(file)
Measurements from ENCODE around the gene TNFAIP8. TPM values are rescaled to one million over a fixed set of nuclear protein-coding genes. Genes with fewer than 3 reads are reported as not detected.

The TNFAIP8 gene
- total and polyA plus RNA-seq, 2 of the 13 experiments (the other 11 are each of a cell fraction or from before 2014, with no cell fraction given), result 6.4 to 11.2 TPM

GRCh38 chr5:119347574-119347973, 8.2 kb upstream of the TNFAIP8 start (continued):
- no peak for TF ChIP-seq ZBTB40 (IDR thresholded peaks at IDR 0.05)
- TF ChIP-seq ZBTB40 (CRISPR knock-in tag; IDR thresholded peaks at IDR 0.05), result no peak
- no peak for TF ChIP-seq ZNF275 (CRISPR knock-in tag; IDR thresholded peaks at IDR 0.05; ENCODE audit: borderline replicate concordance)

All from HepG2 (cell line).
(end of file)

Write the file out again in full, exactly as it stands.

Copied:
Measurements from ENCODE around the gene TNFAIP8. TPM values are rescaled to one million over a fixed set of nuclear protein-coding genes. Genes with fewer than 3 reads are reported as not detected.

The TNFAIP8 gene
- total and polyA plus RNA-seq, 2 of the 13 experiments (the other 11 are each of a cell fraction or from before 2014, with no cell fraction given), result 6.4 to 11.2 TPM

GRCh38 chr5:119347574-119347973, 8.2 kb upstream of the TNFAIP8 start (continued):
- no peak for TF ChIP-seq ZBTB40 (IDR thresholded peaks at IDR 0.05)
- TF ChIP-seq ZBTB40 (CRISPR knock-in tag; IDR thresholded peaks at IDR 0.05), result no peak
- no peak for TF ChIP-seq ZNF275 (CRISPR knock-in tag; IDR thresholded peaks at IDR 0.05; ENCODE audit: borderline replicate concordance)

All from HepG2 (cell line).